The Covid-19 pandemic sparked monumental changes in the social, cultural and practical functioning of society. Of particular importance was the shifting of education to a predominantly digital realm since the contagion ruled out the possibility of public gatherings, including those in schools and institutes of higher education. Is this model of education now set to gain a degree of permanence? The Union government has said that it intends to establish ‘virtual’ universities which will ostensibly help in achieving the desired gross enrolment ratio in higher education as envisaged in the National Education Policy. However, the rush towards ‘remote learning’ has exposed the limitations of online education in many ways.
Inequality and poverty — both have been exacerbated by the pandemic — have given rise to the spectre of exclusion; internet connectivity, access to digital video devices and affiliated infrastructure are still either threadbare or non-existent in vast swathes of the country, leaving many students, especially those from vulnerable constituencies, excluded from online classrooms. Students are also plagued by structural challenges; even though India is home to the world’s second-largest internet user base, the quality of digital connectivity is uneven, with metropolitan India faring better than the hinterland. And what would a virtual university mean for students in restive zones — Jammu and Kashmir is a case in point — where internet services are frequently disrupted by the powers that be? Even without such glitches, online education has proved to be taxing for both teachers and their wards. For the former, formulating methods and material for online communication remains a challenge; students are also finding this shift to an unfamiliar way of learning difficult. Other facets of learning — practical work and laboratory experiments — face roadblocks. There is also concern about whether the experience of digital education complements existing pedagogical techniques.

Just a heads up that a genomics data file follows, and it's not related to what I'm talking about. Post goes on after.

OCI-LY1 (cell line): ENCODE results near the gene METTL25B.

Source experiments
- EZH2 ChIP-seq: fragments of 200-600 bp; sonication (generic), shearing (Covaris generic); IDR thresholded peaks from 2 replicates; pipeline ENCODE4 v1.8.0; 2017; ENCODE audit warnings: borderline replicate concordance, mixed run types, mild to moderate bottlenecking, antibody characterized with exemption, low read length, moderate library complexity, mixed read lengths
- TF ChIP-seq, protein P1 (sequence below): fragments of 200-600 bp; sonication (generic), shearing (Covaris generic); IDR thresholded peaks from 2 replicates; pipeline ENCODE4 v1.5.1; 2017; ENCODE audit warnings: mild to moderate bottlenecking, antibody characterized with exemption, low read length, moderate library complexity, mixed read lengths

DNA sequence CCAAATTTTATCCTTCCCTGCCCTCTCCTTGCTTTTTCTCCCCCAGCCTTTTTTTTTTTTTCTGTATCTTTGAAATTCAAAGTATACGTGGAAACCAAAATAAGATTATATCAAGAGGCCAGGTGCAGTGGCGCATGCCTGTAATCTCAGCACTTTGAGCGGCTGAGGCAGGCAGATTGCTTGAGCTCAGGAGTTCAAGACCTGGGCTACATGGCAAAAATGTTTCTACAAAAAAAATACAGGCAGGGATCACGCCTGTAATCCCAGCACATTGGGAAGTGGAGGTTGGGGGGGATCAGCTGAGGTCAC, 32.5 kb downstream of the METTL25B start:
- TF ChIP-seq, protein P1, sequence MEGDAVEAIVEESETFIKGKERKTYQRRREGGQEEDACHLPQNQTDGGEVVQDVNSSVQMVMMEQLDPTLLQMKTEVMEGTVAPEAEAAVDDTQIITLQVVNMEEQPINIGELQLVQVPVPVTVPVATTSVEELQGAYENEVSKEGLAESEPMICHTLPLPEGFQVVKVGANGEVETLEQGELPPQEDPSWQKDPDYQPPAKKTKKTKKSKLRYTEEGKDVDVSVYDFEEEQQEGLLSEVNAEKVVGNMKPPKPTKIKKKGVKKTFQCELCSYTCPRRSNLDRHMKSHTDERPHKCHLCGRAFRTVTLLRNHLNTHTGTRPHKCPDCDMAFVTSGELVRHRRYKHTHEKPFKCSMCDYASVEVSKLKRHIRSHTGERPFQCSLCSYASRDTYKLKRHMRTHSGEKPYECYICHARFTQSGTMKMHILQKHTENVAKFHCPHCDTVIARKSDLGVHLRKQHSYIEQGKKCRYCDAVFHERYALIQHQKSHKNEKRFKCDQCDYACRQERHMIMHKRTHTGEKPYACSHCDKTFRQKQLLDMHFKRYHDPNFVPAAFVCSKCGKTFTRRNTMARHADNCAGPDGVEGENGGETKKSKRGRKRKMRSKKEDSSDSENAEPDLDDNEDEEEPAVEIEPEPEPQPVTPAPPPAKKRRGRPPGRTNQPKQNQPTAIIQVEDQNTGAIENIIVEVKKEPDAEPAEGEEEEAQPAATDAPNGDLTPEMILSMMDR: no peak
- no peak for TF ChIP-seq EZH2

These are, however, not the only challenges. The institutional eagerness for the digital medium has coincided with rising unemployment for teachers and tertiary staff. In Telangana last year, many teachers lost their jobs as private schools tied up with online learning platforms to deliver virtual classes to students. This is not to suggest that online education is devoid of benefits. Problems arise when a mode of learning that is still inaccessible to large constituencies is foregrounded as the “future of education” — the prime minister’s definition of virtual universities — instead of being a means to facilitate the traditional model of teaching and learning. Inclusion and critical thinking fostered by a thriving, collaborative learning environment are the hallmarks of a productive education system. These elements must not be sacrificed at the altar of virtual learning.